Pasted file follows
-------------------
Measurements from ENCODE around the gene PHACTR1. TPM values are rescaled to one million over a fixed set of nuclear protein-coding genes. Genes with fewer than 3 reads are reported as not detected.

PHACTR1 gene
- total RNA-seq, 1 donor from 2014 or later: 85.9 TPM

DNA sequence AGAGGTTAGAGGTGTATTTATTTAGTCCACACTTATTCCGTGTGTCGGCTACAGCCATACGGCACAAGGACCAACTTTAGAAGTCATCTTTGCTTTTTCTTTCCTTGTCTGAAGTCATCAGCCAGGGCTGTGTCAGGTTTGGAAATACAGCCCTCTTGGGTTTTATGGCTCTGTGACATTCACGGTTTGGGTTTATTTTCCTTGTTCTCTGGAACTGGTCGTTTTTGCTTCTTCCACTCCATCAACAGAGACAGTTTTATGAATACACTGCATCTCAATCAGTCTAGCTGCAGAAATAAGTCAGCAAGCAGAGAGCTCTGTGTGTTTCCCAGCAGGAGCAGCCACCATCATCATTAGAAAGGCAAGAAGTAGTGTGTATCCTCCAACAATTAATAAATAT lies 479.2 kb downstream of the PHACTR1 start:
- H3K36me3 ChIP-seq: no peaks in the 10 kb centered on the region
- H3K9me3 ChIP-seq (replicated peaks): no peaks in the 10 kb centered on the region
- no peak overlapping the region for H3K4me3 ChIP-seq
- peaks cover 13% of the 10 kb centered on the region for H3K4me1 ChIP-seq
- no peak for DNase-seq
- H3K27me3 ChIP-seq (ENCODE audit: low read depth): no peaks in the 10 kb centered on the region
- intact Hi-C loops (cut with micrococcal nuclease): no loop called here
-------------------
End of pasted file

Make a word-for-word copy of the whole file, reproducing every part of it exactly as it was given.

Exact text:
Measurements from ENCODE around the gene PHACTR1. TPM values are rescaled to one million over a fixed set of nuclear protein-coding genes. Genes with fewer than 3 reads are reported as not detected.

PHACTR1 gene
- total RNA-seq, 1 donor from 2014 or later: 85.9 TPM

DNA sequence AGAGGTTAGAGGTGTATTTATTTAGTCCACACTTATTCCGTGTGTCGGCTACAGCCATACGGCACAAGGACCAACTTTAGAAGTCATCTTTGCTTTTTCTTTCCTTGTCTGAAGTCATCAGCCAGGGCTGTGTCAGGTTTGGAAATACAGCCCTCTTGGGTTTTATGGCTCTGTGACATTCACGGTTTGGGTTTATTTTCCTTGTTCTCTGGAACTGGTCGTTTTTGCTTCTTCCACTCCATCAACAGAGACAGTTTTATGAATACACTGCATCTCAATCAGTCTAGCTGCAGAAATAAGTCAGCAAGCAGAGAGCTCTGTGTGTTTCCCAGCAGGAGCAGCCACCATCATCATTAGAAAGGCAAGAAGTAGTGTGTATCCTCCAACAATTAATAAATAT lies 479.2 kb downstream of the PHACTR1 start:
- H3K36me3 ChIP-seq: no peaks in the 10 kb centered on the region
- H3K9me3 ChIP-seq (replicated peaks): no peaks in the 10 kb centered on the region
- no peak overlapping the region for H3K4me3 ChIP-seq
- peaks cover 13% of the 10 kb centered on the region for H3K4me1 ChIP-seq
- no peak for DNase-seq
- H3K27me3 ChIP-seq (ENCODE audit: low read depth): no peaks in the 10 kb centered on the region
- intact Hi-C loops (cut with micrococcal nuclease): no loop called here